After the release of an exceedingly depressing jobs report this morning, perhaps the last thing I wanted to be reminded about was the fact that financial recessions have health consequences. But, there it was: a team of researchers, writing in the medical journal The Lancet, described the results of an analysis of mortality rates in European countries. The researchers concluded that rising suicide rates, particularly in countries like Ireland and Greece, can be linked to unemployment, stagnant incomes, and other economic causes. The soaring suicide rates are disturbing in and of themselves, but they also signal a myriad of mental health issues lying just below the surface.
From a common-sense standpoint, this isn’t surprising. When people don’t have economic opportunities, it’s understandable that their mental health would suffer. But these numbers, taken from data from 14 EU countries in the period from 2000-2009, are particularly stark. Suicide rates were up 17 percent in Greece and 13 percent in Ireland, two countries that have been hit hardest by Europe’s economic turmoil. For the other countries, the rate could be as low as 5 percent. But, tellingly, suicide rates were actually declining in the years before 2007.
The researchers were not optimistic about their findings. ”Even though we’re starting to see signs of a financial recovery, what we’re now also seeing is a human crisis. There’s likely to be a long tail of human suffering following the downturn,” said David Stuckler, a Cambridge sociologist who worked on the analysis. ”Suicide itself is a relatively rare event,” he added, “but wherever you see a rise in suicides there is also a rise in failed suicide attempts and in new cases of depression.”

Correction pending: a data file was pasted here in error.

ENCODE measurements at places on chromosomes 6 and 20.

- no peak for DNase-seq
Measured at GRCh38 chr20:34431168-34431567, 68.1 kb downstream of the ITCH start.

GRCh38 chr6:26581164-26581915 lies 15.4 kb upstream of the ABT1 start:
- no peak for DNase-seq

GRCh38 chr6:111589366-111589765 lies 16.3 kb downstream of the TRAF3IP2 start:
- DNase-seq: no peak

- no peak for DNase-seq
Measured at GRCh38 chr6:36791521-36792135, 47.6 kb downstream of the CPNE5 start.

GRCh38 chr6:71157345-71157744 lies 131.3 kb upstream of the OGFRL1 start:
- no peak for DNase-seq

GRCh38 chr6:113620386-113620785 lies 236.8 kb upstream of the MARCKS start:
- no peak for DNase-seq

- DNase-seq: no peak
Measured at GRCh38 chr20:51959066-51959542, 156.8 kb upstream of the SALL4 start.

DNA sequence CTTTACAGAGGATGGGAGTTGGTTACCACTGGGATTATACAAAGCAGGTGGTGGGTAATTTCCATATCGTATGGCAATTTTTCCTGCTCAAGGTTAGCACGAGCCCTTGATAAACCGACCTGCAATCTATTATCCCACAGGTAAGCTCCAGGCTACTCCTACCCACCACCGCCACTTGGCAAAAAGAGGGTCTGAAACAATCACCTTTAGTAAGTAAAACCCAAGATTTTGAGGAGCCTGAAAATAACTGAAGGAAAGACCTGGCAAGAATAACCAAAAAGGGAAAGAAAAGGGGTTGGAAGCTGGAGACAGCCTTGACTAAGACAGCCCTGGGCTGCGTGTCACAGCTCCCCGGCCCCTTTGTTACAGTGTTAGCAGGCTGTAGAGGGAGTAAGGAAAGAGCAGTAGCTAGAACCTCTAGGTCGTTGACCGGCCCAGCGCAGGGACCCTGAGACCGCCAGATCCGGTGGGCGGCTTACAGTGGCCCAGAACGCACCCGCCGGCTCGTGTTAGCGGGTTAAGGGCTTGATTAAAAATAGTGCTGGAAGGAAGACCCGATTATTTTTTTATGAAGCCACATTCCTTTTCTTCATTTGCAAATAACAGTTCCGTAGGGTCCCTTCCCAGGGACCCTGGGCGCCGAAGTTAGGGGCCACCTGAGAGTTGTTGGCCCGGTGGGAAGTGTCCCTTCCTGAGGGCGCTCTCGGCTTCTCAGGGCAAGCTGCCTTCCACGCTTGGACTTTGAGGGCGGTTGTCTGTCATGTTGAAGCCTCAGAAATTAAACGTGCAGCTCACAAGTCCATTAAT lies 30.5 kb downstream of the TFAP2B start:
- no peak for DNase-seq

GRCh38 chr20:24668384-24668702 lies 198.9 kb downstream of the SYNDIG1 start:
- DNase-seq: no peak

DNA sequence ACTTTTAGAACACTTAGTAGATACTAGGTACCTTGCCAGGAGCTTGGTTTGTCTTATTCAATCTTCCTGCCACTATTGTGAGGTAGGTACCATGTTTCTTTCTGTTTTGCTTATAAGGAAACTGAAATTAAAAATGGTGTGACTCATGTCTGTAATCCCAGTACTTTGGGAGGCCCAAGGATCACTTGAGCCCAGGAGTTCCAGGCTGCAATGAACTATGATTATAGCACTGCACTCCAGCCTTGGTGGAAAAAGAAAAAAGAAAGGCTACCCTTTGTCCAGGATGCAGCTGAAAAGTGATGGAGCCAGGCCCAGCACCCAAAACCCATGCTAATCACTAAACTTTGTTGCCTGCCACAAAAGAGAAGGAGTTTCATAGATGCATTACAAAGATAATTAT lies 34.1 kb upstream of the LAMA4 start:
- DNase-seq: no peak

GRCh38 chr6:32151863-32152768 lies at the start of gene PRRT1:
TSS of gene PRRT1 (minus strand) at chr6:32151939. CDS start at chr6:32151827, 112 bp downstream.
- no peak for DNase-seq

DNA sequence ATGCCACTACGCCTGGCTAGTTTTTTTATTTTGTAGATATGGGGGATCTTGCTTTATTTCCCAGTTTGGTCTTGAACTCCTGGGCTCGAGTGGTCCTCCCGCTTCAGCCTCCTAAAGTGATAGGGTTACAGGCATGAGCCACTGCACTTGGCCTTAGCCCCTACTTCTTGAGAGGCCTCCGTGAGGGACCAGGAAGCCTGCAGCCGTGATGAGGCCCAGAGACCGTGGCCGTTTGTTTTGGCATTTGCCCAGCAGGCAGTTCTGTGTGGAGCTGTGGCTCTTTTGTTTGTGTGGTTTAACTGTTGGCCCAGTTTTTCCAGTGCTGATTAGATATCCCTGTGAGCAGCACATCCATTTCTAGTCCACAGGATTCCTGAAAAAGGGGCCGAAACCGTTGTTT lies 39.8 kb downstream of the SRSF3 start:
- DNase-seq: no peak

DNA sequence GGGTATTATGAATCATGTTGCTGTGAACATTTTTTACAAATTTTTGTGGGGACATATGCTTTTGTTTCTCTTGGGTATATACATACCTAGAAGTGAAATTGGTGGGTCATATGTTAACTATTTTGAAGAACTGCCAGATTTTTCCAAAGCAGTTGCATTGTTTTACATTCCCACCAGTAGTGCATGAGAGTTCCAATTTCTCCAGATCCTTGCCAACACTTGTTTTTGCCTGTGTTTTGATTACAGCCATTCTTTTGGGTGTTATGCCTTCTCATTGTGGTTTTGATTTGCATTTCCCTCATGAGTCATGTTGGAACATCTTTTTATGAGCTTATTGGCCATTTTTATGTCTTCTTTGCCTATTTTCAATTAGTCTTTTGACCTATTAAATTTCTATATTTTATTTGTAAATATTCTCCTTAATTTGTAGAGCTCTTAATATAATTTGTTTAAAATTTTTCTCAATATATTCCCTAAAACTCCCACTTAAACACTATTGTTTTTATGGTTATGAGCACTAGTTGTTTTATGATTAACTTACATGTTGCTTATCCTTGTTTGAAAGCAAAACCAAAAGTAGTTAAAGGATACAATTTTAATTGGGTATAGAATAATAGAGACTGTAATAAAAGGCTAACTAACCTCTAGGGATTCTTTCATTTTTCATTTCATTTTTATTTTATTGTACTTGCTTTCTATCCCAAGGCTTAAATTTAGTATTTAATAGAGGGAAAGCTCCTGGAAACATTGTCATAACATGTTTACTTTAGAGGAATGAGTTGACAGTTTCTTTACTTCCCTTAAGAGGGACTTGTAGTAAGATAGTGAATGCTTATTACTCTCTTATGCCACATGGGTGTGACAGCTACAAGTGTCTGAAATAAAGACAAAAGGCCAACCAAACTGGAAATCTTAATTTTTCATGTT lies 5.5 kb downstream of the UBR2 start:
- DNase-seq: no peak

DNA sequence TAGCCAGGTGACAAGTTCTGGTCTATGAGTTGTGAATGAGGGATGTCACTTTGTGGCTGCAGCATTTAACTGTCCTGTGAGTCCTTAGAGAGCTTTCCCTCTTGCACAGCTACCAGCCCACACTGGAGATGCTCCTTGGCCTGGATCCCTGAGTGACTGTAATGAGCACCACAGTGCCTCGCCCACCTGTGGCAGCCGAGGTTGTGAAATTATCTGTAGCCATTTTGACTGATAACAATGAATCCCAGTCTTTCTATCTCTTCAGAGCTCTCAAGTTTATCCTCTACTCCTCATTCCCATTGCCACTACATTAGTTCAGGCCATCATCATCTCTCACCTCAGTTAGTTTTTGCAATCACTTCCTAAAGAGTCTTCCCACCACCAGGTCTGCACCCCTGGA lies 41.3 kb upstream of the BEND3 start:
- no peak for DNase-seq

It wasn’t all doom and gloom. The researchers argued that the negative effects of economic crises could be mitigated by strong social support networks. Austria, which has these networks, “had a slight decline in suicides despite an increase in unemployment of 0·6 percentage points between 2007 and 2009.” But, strangely enough, Finland, which is also known from its social protection systems, had a 5 percent increase in suicide rates. This hasn’t happened to the Finns in previous recessions, which is alarming.
In the end, it’s clear where new research needs to happen, and it’s heartening to see that the people who wrote this analysis are not just content with reporting the facts. At the end of the article in The Lancet, Stuckler and his colleagues write, “In particular, we want to understand better why some individuals, communities, and entire societies are especially vulnerable yet some seem more resilient to economic shocks as well as the extent to which the very different policy responses being pursued by European governments affect health.”
So although this analysis may seem dire, it could have positive consequences in the end. After all, the more we know about the causes of mental health problems, the more interventions governments can create to help their citizens. This is a tough time financially, both in the United States and Europe, and anything we can do to mitigate depression and desperation can only be good.
Photo: Tony the Misfit via flickr.